ISLAMABAD -  The Supreme Court has said that the Sharifs were denied due process in the Hudaibiya Paper Mills case, as the legal process was abused by keeping the NAB reference pending indefinitely without any valid reason.

This was stated on Friday in the detailed judgment of a three-judge bench which earlier, through a short order on December 15, 2017, had dismissed National Accountability Bureau appeal seeking reopening of the Rs1.2 billion Hudaibiya corruption case.

The bench, whose decision brought a new lease of life to the embattled Sharifs, was headed by Justice Mushir Alam and including Justice Qazi Faez Isa and Justice Mazhar Alam Miankhel.

“In this case we have come to the painful conclusion that respondents 1 to 9 were denied due process. The legal process was abused, by keeping the reference pending indefinitely and unreasonably,” said the detailed judgment authored by Justice Isa.

“The respondents were denied the right to vindicate themselves. The reference served no purpose but to oppress them,” it added.

The NAB in its plea had made management of Hudaibiya Mills Ltd, Nawaz Sharif, Shahbaz Sharif, Abbas Sharif, Hussain Nawaz, Humza Shahbaz, Shahmim Akhtar, Sabiha Abbas and Maryam Nawaz respondents. It had made federation, through law secretary, and judge of Rawalpindi Accountability Court No IV, proforma respondents.

In the judgement, the court noted with grave concern the lack of commitment and earnestness on part of NAB at the relevant time.

“NAB did not produce the accused in court; NAB did not seek to have charges framed against them; NAB did not examine a single witness, and tender evidence; NAB sought innumerable adjournments; NAB sought the Reference to be indefinitely (sine die) adjourned,” the judgment read.

It further said that for over four years NAB chairman did not submit an application for the restoration/revival of the reference. And, when the chairman did submit such an application it was not pursued.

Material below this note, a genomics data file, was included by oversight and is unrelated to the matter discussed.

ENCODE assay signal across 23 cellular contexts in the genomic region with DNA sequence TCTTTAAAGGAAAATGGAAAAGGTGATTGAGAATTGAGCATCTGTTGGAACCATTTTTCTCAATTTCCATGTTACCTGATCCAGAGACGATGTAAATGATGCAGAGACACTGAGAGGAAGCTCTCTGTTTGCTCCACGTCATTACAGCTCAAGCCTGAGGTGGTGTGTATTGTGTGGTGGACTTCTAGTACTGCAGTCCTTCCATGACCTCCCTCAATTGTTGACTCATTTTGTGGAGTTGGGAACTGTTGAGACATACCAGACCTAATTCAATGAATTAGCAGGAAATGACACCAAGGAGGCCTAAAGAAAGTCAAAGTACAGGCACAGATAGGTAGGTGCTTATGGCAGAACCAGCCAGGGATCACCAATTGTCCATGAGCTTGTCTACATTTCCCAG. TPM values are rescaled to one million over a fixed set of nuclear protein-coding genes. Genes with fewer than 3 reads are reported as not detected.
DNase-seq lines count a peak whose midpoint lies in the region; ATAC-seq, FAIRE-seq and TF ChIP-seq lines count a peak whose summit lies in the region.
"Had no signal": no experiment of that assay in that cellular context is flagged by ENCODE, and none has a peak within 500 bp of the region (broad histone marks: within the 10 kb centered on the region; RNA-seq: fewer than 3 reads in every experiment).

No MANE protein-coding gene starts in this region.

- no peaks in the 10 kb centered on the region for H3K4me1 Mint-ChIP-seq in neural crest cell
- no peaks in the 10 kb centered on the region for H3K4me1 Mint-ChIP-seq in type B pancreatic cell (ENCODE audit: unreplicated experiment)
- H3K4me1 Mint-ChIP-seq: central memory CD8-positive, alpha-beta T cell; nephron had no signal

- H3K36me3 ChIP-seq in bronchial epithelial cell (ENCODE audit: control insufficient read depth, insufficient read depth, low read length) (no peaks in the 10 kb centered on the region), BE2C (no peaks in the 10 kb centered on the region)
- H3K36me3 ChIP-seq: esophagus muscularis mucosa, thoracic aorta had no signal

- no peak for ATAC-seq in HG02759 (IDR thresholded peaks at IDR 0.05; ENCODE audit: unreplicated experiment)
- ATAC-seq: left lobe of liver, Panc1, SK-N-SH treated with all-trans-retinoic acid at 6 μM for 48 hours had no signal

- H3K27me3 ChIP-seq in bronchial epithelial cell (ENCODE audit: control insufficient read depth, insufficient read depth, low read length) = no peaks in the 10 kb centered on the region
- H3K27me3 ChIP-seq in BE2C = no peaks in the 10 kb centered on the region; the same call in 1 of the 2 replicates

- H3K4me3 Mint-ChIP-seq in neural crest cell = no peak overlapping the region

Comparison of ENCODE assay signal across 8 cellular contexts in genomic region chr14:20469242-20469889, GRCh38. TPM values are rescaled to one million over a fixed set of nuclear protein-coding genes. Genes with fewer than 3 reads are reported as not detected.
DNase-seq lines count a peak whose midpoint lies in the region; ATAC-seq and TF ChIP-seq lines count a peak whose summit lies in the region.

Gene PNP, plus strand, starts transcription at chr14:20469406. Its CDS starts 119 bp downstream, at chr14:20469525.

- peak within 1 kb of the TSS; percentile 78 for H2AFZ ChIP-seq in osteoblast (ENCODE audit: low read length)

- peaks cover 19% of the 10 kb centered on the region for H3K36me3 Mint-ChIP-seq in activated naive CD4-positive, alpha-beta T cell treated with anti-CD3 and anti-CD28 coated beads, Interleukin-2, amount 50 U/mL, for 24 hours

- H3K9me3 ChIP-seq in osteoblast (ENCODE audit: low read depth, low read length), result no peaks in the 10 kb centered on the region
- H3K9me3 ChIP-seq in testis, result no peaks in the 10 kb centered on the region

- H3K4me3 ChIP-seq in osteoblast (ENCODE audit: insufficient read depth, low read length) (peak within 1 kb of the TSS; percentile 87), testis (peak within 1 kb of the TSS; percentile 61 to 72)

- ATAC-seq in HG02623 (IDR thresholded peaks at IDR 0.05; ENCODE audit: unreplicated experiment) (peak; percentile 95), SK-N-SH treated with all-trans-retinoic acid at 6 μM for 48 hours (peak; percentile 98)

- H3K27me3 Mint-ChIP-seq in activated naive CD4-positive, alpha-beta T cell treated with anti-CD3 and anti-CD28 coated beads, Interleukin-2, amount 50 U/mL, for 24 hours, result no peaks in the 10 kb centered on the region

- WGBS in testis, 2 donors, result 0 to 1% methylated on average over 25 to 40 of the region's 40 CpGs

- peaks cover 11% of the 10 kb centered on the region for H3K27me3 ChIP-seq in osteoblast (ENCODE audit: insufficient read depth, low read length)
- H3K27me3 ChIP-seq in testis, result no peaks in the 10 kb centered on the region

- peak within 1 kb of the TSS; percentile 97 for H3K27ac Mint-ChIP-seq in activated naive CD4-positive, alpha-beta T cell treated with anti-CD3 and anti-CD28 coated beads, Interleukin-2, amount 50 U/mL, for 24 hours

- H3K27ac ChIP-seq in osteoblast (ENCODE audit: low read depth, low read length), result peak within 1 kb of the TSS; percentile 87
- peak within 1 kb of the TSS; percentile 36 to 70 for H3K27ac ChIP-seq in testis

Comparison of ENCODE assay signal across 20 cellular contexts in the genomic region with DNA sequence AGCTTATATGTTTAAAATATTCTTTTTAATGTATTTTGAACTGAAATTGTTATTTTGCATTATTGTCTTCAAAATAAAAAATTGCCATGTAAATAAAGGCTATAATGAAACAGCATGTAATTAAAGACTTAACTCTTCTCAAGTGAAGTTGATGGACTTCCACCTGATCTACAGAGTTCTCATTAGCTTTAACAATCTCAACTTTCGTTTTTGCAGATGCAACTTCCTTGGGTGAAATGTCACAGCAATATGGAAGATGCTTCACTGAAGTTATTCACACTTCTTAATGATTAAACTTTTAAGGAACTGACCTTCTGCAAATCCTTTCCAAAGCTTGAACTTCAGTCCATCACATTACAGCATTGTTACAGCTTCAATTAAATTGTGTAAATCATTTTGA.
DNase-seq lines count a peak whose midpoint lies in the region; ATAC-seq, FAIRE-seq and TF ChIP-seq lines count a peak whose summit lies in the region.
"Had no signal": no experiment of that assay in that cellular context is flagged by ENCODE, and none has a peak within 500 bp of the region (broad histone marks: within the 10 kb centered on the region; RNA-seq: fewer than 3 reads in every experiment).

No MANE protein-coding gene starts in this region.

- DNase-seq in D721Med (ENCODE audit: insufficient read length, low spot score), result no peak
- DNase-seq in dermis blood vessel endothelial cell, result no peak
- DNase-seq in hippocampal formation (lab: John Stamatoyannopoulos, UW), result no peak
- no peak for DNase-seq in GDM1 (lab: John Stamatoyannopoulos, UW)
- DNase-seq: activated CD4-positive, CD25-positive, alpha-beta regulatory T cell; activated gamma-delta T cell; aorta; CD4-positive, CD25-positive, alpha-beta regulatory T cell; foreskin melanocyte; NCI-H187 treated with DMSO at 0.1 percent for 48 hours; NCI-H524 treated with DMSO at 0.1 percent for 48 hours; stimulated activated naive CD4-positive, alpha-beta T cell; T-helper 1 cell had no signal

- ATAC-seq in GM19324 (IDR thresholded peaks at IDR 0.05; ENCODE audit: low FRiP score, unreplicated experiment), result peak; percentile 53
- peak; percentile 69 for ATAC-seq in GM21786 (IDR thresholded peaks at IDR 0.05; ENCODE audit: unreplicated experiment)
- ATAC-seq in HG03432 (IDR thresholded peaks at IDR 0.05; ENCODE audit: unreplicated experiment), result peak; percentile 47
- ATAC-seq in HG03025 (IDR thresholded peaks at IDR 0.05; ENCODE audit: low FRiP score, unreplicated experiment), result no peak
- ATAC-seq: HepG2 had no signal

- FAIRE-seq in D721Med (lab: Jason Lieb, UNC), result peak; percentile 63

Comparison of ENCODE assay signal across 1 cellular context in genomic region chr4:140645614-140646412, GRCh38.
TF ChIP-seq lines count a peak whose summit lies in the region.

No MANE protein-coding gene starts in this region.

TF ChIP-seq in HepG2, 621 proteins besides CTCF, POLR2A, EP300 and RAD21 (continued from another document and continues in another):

“The reference remained moribund. Therefore, the judges of the High Court were justified to quash the reference and once it was quashed the question of reinvestigation did not arise.”

The reason for denying to condoned time barred the judgment said: “Fortuitously for NAB one judge permitted reinvestigation, even though NAB had not requested it; the matter of reinvestigation is mentioned in the very last sentence of his judgment. The judge also gave no reason why he permitted reinvestigation.

“We also agree with the reasons articulated by the learned judge’s learned brethren who did not agree with him on the matter of reinvestigation. Under such circumstances, other than to procrastinate still further the agony of respondent Nos. 1 to 9, no purpose will be served to condone the unreasonable and unjustified delayed filing of the petition.”

Advice to media

The judgment said that whilst most of the media acted maturely and fairly reported the proceedings, there were some who violated the parameters of factual reporting and also broadcasted and printed views of persons who were interested in a particular outcome of this case.

The media should not dilate on a sub judice case, rather should only accurately report the proceedings. However, once a judgment is announced it may be analyzed, evaluated or critiqued.

Justice delayed

The court said that the criminal justice system requires that a person accused of a crime is brought to justice as speedily as possible, so if he is found guilty he is punished and if he is found to be innocent he is discharged and/or acquitted.

The maxim that justice delayed is justice denied comes true when a criminal trial remains pending indefinitely for no reason whatsoever. A procrastinated trial not only adversely affects the prosecution case but may also seriously hamper the defence.

The record reveals that none of the respondents had ever requested that the case be adjourned, let alone, it be adjourned sine die.

NAB was spurred into action when respondent Nos. 1 to 9 filed the writ petition to remove the sword of Damocles from over their heads.

A person should not be penalised for approaching the High Court to secure his fundamental rights. The comments filed before the High Court by NAB did not state that NAB was now ready, able and willing to pursue the application seeking revival/restoration of the References, let alone, to proceed with them.